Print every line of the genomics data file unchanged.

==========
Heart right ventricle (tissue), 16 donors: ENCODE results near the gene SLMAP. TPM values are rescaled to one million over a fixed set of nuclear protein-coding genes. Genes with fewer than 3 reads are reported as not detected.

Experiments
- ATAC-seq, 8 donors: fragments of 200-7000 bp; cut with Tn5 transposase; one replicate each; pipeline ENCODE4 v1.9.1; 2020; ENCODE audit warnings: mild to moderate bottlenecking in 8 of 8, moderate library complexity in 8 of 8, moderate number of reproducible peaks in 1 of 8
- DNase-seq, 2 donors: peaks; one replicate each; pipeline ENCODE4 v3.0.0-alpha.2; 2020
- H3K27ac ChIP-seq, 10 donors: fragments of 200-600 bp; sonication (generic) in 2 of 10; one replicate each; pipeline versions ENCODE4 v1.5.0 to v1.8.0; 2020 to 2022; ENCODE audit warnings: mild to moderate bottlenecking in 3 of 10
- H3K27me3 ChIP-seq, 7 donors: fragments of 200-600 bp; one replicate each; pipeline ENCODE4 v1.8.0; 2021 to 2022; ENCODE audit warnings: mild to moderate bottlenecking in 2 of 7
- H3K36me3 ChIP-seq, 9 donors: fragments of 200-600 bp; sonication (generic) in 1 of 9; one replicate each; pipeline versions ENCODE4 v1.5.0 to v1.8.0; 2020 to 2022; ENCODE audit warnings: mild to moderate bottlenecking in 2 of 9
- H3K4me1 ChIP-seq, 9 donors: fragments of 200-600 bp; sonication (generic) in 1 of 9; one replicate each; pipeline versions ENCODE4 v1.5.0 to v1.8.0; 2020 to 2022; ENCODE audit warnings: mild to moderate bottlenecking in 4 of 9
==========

Heart right ventricle (tissue), 16 donors: ENCODE results near the gene SLMAP. TPM values are rescaled to one million over a fixed set of nuclear protein-coding genes. Genes with fewer than 3 reads are reported as not detected.

Experiments
- ATAC-seq, 8 donors: fragments of 200-7000 bp; cut with Tn5 transposase; one replicate each; pipeline ENCODE4 v1.9.1; 2020; ENCODE audit warnings: mild to moderate bottlenecking in 8 of 8, moderate library complexity in 8 of 8, moderate number of reproducible peaks in 1 of 8
- DNase-seq, 2 donors: peaks; one replicate each; pipeline ENCODE4 v3.0.0-alpha.2; 2020
- H3K27ac ChIP-seq, 10 donors: fragments of 200-600 bp; sonication (generic) in 2 of 10; one replicate each; pipeline versions ENCODE4 v1.5.0 to v1.8.0; 2020 to 2022; ENCODE audit warnings: mild to moderate bottlenecking in 3 of 10
- H3K27me3 ChIP-seq, 7 donors: fragments of 200-600 bp; one replicate each; pipeline ENCODE4 v1.8.0; 2021 to 2022; ENCODE audit warnings: mild to moderate bottlenecking in 2 of 7
- H3K36me3 ChIP-seq, 9 donors: fragments of 200-600 bp; sonication (generic) in 1 of 9; one replicate each; pipeline versions ENCODE4 v1.5.0 to v1.8.0; 2020 to 2022; ENCODE audit warnings: mild to moderate bottlenecking in 2 of 9
- H3K4me1 ChIP-seq, 9 donors: fragments of 200-600 bp; sonication (generic) in 1 of 9; one replicate each; pipeline versions ENCODE4 v1.5.0 to v1.8.0; 2020 to 2022; ENCODE audit warnings: mild to moderate bottlenecking in 4 of 9